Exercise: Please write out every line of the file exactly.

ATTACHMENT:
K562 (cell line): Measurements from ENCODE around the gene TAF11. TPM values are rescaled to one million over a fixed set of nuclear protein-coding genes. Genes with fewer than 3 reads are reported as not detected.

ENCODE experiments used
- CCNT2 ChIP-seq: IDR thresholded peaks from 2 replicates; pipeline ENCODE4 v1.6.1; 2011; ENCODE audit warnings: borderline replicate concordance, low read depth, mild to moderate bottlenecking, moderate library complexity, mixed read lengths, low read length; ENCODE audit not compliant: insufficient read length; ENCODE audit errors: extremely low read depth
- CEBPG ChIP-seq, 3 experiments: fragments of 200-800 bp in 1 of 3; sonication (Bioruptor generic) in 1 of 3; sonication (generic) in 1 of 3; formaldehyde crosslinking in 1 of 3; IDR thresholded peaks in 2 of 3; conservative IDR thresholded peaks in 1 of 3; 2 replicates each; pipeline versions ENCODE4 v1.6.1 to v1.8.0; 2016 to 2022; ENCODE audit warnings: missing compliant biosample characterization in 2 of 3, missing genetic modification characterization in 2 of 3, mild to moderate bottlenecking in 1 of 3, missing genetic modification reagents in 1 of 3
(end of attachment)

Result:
K562 (cell line): Measurements from ENCODE around the gene TAF11. TPM values are rescaled to one million over a fixed set of nuclear protein-coding genes. Genes with fewer than 3 reads are reported as not detected.

ENCODE experiments used
- CCNT2 ChIP-seq: IDR thresholded peaks from 2 replicates; pipeline ENCODE4 v1.6.1; 2011; ENCODE audit warnings: borderline replicate concordance, low read depth, mild to moderate bottlenecking, moderate library complexity, mixed read lengths, low read length; ENCODE audit not compliant: insufficient read length; ENCODE audit errors: extremely low read depth
- CEBPG ChIP-seq, 3 experiments: fragments of 200-800 bp in 1 of 3; sonication (Bioruptor generic) in 1 of 3; sonication (generic) in 1 of 3; formaldehyde crosslinking in 1 of 3; IDR thresholded peaks in 2 of 3; conservative IDR thresholded peaks in 1 of 3; 2 replicates each; pipeline versions ENCODE4 v1.6.1 to v1.8.0; 2016 to 2022; ENCODE audit warnings: missing compliant biosample characterization in 2 of 3, missing genetic modification characterization in 2 of 3, mild to moderate bottlenecking in 1 of 3, missing genetic modification reagents in 1 of 3